When the well-respected Brookings Institution issued its report, Ending the U.S. Government’s War on Medical Marijuana Research, there may have been a unified sigh of relief from medical cannabis advocates. It is true the Report was fairly scathing toward the federal government’s handling of medical cannabis research process and the barriers that have been created to prevent research in our country.
But, the Brookings Report isn’t as much about research as it is about policy. Existing federal government policy makes it difficult—well, nearly impossible unless you’re a researcher with incredible patience and determination—to follow up on existing research to conduct further related research, let alone conduct new research.*
Rescheduling marijuana from a Schedule I substance to a Schedule II substance is considered in the report. As pointed out in the Report, rescheduling is no easy task. “A petition, initiated from an outside party or from within the administration, must be reviewed first by the Department of Health and Human Services (via the Food and Drug Administration [FDA]), and then by the attorney general, who typically delegates that task to the Drug Enforcement Administration (DEA), on eight key factors to determine if there is a scientifically accepted medical use for the drug, its potential for and history of abuse, and any risk to the public health. Historically, four petitions that have been initiated to reschedule marijuana or remove it from the schedules entirely have been denied or stalled by DEA with disposition times ranging from five to more than 20 years.”
Further, the Report mentions, congressional rescheduling of cannabis would be a much simpler process. “Congress can amend the Controlled Substances Act (CSA) to move cannabis to Schedule II (or to another schedule or off the schedules entirely) without going through the same administrative process that binds the attorney general.”
However, is rescheduling the best solution?
If cannabis is rescheduled to a Schedule II drug, it would be recognition from the federal government that medical cannabis research is supported, thereby shedding some risk aversion associated with the plant. Doctors, researchers, universities, hospitals…would no longer feel their reputations are questioned. It would also signal to the medical community that the FDA and NIH (National Institutes of Health) are ready to take medical cannabis research seriously and most likely simplify the process.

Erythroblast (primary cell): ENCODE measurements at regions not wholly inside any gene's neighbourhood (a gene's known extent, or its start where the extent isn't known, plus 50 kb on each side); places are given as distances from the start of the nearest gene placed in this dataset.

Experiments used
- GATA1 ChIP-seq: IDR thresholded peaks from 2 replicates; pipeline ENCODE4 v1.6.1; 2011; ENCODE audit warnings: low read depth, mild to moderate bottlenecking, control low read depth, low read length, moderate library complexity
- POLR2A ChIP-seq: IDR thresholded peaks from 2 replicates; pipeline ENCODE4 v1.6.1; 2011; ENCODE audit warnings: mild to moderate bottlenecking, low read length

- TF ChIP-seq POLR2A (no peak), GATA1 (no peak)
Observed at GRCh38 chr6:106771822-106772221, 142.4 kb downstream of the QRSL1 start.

However, access to medical cannabis for research would require researchers to go through the DEA, which licenses manufacturers for all controlled substances and enforces production quotas on Schedule I and II substance.
Medical cannabis would join the ranks of opiates such as Codeine, Morphine, and Oxycodone and, though Schedule II substances have accepted medical use in the U.S., they are also identified as having high potential for abuse and may lead to severe psychological or physical dependence.
Rescheduling medical cannabis opens up other issues too. For example, medical cannabis would not suddenly be legal and available to patients at the federal level, Big Pharma could become Big Marijuana, and states would need to reschedule medical cannabis policies under the Uniform Act—another potential Pandora’s Box.
Is that what we, as medical cannabis advocates, want?
I asked Paul Armentano, Deputy Director of NORML and Oaksterdam University Faculty Member, for his insight.
“Our public policies ought to be guided by science and evidence. But in the case of marijuana policy, regulations are in place for the purpose of stifling scientific progress in order to uphold cannabis’ longstanding criminal prohibition and Schedule I restricted status. Since the agencies in place to oversee and preserve cannabis prohibition are the very same agencies that control the approval process for clinical marijuana research, it remains unlikely that anything short of seismic shift in federal marijuana policy — such as removing cannabis from the Controlled Substances Act altogether — will lead to the sort of systemic changes necessary to permit the type of rational, objective review cannabis so deserves,” said Armentano.
“That said, it must be acknowledged that despite existing barriers to research, ample studies already exist to contradict cannabis’ federal, Schedule I status as a substance without medical utility, lacking acceptable safety, and possessing a high potential of abuse. More clinical research is welcome, but unfortunately science has never driven marijuana policy. If it did, the United States would already have a very different policy in place.”
While Armentano’s comments echo some of what the Brookings Report included, his perspective to de-schedule cannabis is right on the money. Isn’t that what we really want to advocate for?
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